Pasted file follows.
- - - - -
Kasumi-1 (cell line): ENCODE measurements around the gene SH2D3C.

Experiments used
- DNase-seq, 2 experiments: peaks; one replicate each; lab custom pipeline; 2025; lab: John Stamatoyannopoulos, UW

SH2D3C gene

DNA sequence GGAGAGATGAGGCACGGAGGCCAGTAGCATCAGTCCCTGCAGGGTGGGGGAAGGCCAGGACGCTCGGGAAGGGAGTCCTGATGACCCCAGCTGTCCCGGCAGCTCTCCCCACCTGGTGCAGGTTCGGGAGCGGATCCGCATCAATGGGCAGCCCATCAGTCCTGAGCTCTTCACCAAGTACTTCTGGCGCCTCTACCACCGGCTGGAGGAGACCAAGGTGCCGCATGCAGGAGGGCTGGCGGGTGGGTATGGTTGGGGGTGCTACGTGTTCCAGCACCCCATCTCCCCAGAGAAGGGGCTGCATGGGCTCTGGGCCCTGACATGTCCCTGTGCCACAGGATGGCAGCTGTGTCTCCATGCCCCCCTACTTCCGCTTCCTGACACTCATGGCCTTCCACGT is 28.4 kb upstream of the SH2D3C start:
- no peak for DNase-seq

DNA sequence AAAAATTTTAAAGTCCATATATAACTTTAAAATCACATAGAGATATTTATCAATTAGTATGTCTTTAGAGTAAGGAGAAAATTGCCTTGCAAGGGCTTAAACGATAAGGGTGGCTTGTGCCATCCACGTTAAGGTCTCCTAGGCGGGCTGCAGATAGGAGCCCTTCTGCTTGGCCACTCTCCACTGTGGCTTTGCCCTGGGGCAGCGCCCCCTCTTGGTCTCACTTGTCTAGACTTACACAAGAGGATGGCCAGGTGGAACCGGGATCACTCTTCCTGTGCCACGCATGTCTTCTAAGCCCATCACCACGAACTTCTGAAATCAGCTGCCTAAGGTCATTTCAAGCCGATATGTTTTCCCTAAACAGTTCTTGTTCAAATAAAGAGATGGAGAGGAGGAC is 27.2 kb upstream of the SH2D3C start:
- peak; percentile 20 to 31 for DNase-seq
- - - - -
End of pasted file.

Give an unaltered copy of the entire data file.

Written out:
Kasumi-1 (cell line): ENCODE measurements around the gene SH2D3C.

Experiments used
- DNase-seq, 2 experiments: peaks; one replicate each; lab custom pipeline; 2025; lab: John Stamatoyannopoulos, UW

SH2D3C gene

DNA sequence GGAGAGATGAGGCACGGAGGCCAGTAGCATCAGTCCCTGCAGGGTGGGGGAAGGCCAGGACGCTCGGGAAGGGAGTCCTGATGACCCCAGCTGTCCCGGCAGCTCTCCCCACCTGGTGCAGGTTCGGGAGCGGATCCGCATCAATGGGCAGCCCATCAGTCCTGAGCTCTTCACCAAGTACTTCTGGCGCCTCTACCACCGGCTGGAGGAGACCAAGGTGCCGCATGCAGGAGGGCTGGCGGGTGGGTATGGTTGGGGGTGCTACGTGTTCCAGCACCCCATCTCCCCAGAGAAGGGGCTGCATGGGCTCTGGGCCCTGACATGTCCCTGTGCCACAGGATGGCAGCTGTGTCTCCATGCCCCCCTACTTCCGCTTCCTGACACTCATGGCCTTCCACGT is 28.4 kb upstream of the SH2D3C start:
- no peak for DNase-seq

DNA sequence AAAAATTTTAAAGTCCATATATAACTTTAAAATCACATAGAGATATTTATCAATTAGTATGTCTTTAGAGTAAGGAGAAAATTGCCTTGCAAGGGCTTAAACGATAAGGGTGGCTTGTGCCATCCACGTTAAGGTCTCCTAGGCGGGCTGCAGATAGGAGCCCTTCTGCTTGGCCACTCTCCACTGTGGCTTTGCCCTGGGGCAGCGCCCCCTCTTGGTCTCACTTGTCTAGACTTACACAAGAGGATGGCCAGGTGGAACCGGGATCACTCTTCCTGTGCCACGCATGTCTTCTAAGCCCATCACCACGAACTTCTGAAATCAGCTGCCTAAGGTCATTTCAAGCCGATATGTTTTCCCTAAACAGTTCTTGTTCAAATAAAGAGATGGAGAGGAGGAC is 27.2 kb upstream of the SH2D3C start:
- peak; percentile 20 to 31 for DNase-seq